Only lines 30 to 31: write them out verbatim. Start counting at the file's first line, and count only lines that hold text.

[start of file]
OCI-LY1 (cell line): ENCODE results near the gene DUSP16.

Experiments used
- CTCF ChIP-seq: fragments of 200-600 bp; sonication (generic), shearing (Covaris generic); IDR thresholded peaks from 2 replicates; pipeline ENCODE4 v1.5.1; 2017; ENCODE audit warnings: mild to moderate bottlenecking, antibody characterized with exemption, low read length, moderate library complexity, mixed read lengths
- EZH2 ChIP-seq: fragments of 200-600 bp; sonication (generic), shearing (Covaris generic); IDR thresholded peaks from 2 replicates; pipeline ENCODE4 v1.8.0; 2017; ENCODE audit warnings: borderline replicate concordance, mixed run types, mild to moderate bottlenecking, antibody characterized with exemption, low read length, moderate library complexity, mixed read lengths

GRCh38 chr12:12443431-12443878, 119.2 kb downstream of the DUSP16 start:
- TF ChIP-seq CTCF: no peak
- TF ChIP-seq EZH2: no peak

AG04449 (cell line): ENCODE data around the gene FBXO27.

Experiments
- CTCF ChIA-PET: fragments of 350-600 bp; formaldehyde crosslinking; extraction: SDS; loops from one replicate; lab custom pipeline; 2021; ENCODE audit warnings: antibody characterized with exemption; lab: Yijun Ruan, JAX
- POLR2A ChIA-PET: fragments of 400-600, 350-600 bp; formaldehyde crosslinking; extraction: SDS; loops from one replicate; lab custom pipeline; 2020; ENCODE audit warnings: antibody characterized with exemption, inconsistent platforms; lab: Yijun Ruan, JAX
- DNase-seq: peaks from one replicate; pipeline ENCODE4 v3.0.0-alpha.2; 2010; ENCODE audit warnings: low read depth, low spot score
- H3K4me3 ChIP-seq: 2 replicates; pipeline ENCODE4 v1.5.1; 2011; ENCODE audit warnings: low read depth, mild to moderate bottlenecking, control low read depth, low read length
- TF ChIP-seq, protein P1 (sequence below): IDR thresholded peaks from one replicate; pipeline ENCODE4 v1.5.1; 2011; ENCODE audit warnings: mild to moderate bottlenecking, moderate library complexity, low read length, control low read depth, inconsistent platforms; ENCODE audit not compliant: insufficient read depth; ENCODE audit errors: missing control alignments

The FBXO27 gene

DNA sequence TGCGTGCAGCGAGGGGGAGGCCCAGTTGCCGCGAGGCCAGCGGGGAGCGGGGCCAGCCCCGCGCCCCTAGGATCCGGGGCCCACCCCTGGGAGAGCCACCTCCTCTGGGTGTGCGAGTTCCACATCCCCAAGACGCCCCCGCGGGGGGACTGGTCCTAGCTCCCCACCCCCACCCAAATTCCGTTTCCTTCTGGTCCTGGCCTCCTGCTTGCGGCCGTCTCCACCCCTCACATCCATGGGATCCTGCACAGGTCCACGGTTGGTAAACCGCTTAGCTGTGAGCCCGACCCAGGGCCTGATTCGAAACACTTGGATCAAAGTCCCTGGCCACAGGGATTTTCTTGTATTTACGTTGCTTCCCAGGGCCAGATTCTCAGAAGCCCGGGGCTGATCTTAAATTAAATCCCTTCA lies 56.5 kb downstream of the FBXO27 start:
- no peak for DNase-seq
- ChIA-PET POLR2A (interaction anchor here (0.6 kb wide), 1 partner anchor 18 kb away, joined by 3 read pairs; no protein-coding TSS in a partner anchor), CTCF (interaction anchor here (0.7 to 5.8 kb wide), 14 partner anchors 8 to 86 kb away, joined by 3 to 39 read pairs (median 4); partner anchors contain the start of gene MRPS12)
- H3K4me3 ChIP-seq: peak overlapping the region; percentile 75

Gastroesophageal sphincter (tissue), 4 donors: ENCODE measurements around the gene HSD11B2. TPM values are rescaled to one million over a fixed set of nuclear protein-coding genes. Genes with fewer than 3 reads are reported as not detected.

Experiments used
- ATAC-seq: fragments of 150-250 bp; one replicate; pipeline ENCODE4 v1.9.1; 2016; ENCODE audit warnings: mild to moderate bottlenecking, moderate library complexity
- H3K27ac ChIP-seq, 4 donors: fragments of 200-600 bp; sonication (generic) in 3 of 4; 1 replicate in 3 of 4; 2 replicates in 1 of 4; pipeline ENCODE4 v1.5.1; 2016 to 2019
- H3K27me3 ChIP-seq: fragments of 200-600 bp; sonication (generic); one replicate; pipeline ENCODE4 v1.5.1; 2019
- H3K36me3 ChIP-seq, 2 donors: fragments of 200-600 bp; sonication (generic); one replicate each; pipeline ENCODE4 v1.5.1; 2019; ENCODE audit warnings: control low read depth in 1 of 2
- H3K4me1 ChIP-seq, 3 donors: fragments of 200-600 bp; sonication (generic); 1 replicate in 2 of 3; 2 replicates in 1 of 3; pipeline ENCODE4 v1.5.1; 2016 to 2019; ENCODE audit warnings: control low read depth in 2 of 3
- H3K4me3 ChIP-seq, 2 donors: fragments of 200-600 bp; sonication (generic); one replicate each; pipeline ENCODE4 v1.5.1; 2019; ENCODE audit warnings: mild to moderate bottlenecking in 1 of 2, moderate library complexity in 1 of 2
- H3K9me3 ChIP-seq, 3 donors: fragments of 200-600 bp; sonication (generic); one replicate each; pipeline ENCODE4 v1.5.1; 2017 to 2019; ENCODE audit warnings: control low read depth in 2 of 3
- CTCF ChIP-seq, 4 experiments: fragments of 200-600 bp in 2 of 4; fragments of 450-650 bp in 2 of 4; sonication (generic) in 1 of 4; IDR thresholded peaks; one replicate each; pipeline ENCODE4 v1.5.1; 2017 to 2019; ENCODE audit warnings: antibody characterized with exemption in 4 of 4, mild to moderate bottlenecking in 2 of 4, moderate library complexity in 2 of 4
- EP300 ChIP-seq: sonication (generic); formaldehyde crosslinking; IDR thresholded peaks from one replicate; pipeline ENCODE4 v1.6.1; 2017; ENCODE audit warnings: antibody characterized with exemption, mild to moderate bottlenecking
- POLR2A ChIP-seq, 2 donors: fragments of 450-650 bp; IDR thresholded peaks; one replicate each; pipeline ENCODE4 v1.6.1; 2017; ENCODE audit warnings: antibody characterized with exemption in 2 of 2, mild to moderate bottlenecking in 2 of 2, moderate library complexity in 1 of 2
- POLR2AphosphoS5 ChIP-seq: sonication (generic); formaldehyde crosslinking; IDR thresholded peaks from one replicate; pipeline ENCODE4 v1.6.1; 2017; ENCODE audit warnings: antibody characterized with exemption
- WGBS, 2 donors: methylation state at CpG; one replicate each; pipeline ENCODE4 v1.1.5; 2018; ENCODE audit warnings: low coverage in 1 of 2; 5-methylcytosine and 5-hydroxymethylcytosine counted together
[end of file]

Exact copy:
- EP300 ChIP-seq: sonication (generic); formaldehyde crosslinking; IDR thresholded peaks from one replicate; pipeline ENCODE4 v1.6.1; 2017; ENCODE audit warnings: antibody characterized with exemption, mild to moderate bottlenecking
- POLR2A ChIP-seq, 2 donors: fragments of 450-650 bp; IDR thresholded peaks; one replicate each; pipeline ENCODE4 v1.6.1; 2017; ENCODE audit warnings: antibody characterized with exemption in 2 of 2, mild to moderate bottlenecking in 2 of 2, moderate library complexity in 1 of 2